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I'm somewhat inexperienced at investing, though I do have existing money in index funds. One piece I don't fully understand is the delay between order and execution and how I can estimate when exactly my order will be executed. For example, say I made a purchase at 9am this morning: I'm guessing this means I will get the price at noon the next day? Is this essentially locked in, and I don't need to worry about when it's executed? For example, if it didn't get executed until Friday (3 days later) for some bizarre reason, would I still get the price tomorrow at noon? Or is it a case of the execution is key, and it'll take whatever price it is at that time?

  • I'm guessing that you're confusing settlement with execution. Settlement for equities used to be T+3 (3 days). It's T+2 now. Read Ben Miller's "Fidelity" link where the differences are explained. If my guess is wrong and you're execution has is delayed, find a new broker. – Bob Baerker Feb 6 '18 at 13:20
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In case of index funds and mutual funds in general, the NAV (Net Asset Value) is calculated after the market close. (NAV is the price per share of a fund.)This is when orders placed throughout the day are executed.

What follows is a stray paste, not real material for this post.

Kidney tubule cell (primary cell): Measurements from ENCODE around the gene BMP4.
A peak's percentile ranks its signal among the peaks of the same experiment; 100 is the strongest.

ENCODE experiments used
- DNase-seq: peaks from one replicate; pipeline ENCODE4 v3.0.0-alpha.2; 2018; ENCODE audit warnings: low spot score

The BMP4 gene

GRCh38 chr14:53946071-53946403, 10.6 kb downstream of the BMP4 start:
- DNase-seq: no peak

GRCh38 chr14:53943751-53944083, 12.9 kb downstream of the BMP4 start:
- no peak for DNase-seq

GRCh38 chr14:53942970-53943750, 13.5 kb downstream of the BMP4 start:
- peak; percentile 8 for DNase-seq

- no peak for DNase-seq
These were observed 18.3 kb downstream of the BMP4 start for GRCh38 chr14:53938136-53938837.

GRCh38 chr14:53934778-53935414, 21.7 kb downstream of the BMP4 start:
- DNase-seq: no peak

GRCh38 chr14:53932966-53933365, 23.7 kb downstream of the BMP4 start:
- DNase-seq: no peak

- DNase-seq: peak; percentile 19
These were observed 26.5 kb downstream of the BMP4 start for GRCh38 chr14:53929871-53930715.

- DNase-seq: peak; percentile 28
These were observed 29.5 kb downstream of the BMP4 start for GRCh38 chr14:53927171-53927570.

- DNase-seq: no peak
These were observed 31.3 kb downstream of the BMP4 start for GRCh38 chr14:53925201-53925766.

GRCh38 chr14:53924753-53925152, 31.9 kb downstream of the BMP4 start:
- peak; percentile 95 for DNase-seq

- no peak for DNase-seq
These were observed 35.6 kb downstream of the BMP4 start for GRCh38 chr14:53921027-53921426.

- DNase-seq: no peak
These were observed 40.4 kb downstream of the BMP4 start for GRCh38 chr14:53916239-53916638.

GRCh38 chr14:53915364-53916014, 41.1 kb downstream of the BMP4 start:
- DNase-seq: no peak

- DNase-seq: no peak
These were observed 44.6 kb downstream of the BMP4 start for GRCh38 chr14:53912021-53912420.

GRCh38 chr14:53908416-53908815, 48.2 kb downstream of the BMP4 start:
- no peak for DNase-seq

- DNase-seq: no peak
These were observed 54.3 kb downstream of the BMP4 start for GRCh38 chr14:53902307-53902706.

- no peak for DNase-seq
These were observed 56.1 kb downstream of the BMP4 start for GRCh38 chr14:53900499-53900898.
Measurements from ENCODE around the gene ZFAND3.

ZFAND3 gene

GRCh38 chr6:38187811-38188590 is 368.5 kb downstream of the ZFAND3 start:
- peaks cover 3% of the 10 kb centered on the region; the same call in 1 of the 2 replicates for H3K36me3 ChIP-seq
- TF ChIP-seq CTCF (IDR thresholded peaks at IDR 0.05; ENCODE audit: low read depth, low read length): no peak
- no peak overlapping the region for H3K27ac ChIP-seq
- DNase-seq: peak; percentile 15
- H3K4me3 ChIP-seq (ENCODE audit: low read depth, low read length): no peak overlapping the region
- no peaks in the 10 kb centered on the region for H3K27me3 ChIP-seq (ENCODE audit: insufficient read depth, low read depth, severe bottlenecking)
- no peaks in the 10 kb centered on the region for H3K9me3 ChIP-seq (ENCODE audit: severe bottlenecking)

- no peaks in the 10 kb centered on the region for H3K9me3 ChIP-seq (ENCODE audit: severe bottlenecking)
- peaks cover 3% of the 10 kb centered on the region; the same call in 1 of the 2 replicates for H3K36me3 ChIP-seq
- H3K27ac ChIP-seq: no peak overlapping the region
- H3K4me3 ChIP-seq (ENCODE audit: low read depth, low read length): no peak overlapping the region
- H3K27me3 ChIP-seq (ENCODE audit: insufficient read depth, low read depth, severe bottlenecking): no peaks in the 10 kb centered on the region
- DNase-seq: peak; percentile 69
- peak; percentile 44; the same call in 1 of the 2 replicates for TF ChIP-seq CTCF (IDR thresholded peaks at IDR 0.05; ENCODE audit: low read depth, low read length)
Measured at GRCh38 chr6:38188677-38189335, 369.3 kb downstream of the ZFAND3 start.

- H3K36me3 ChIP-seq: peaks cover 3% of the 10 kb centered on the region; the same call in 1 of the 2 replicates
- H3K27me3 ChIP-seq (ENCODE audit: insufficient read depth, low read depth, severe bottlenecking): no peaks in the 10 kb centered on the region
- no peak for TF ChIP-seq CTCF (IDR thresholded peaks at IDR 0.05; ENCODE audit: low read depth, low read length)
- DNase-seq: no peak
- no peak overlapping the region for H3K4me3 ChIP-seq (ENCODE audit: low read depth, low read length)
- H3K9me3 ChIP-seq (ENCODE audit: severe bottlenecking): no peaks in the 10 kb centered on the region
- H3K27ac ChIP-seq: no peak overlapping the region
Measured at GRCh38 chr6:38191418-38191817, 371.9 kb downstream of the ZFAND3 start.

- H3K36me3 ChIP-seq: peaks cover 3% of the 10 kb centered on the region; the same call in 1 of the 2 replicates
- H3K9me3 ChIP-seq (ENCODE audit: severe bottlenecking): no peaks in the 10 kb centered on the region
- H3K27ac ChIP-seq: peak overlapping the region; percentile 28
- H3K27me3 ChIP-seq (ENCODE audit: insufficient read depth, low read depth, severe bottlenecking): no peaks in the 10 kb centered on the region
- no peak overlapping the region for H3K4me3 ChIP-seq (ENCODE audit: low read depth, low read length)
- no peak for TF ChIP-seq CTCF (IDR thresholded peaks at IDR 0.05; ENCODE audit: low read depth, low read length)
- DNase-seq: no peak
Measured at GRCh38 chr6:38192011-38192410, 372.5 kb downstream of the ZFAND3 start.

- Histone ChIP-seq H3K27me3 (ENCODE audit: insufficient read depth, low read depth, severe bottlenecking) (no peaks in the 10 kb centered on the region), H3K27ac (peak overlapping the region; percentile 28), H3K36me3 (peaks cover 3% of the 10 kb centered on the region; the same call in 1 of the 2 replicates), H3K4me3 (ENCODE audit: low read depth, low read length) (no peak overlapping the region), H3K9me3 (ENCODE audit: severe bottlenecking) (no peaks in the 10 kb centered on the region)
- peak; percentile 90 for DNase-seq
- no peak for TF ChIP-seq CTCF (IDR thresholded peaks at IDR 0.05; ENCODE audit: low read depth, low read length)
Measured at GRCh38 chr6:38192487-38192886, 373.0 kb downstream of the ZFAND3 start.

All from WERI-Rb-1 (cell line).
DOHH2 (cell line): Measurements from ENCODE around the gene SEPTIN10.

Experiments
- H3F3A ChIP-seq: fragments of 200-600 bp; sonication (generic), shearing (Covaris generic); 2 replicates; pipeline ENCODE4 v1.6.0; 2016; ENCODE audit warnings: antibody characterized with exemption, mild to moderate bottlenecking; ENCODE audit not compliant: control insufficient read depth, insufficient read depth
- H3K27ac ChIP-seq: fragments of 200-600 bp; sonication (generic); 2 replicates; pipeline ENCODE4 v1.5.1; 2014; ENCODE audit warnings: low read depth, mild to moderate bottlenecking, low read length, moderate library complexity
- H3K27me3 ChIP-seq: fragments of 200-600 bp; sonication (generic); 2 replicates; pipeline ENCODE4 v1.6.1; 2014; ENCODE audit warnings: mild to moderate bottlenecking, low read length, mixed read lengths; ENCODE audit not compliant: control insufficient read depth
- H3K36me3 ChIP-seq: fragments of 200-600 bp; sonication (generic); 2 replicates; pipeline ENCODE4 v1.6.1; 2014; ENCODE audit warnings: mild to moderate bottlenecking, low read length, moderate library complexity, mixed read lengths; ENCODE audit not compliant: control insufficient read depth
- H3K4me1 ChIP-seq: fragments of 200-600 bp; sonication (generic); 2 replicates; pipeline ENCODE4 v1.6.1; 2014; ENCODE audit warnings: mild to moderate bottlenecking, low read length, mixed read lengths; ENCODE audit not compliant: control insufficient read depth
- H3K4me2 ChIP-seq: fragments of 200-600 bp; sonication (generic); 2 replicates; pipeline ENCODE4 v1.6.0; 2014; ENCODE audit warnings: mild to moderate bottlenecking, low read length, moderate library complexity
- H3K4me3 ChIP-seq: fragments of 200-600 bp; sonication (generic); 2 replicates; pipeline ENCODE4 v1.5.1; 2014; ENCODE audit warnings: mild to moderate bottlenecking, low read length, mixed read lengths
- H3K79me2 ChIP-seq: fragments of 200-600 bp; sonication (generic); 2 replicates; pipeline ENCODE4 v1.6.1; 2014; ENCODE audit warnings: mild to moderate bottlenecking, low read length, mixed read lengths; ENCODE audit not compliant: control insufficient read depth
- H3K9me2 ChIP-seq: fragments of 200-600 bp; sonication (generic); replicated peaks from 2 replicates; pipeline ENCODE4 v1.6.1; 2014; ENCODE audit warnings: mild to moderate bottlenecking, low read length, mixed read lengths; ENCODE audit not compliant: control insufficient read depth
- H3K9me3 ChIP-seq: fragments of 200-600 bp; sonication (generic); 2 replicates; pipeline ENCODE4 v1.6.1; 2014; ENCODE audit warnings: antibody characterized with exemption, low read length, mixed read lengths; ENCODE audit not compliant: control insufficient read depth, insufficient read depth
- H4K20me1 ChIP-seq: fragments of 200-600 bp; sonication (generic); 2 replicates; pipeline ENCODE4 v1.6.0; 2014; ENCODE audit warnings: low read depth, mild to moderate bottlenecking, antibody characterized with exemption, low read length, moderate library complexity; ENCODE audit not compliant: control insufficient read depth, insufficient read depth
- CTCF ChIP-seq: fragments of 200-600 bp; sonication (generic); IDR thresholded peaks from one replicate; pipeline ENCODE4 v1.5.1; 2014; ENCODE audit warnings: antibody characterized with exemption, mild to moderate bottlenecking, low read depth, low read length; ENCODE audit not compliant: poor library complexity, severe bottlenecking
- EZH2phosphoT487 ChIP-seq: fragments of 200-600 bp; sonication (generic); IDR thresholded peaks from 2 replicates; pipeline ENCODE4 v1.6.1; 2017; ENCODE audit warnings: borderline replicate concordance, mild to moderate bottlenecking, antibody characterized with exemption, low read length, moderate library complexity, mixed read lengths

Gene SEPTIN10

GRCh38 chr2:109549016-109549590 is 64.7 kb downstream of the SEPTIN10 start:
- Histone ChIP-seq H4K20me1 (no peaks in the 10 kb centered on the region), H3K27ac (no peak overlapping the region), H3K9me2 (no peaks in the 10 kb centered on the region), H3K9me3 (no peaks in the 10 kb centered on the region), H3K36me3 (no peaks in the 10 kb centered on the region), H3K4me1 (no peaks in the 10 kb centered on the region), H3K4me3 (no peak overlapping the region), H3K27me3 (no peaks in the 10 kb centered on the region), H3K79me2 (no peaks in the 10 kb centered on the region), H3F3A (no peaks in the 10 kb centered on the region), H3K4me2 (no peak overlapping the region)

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With traditional mutual funds, prices are calculated once per day when the markets close. When you make a buy or sell order, the order is executed at the end of the day when the next price is calculated. The price you get is the next available calculated Net Asset Value (NAV). If you place an order at noon on a trading day, you will get the new price at the end of the day.

Exchange-Traded Funds (ETF), however, are traded continuously throughout the day just like stocks. When you make a buy or sell order during trading hours, the trade is executed quickly. Like a stock, the price fluctuates during the day based on supply and demand, and can even be slightly different than the NAV.

For more information, see this article from Fidelity: Understanding how mutual funds, ETFs, and stocks trade

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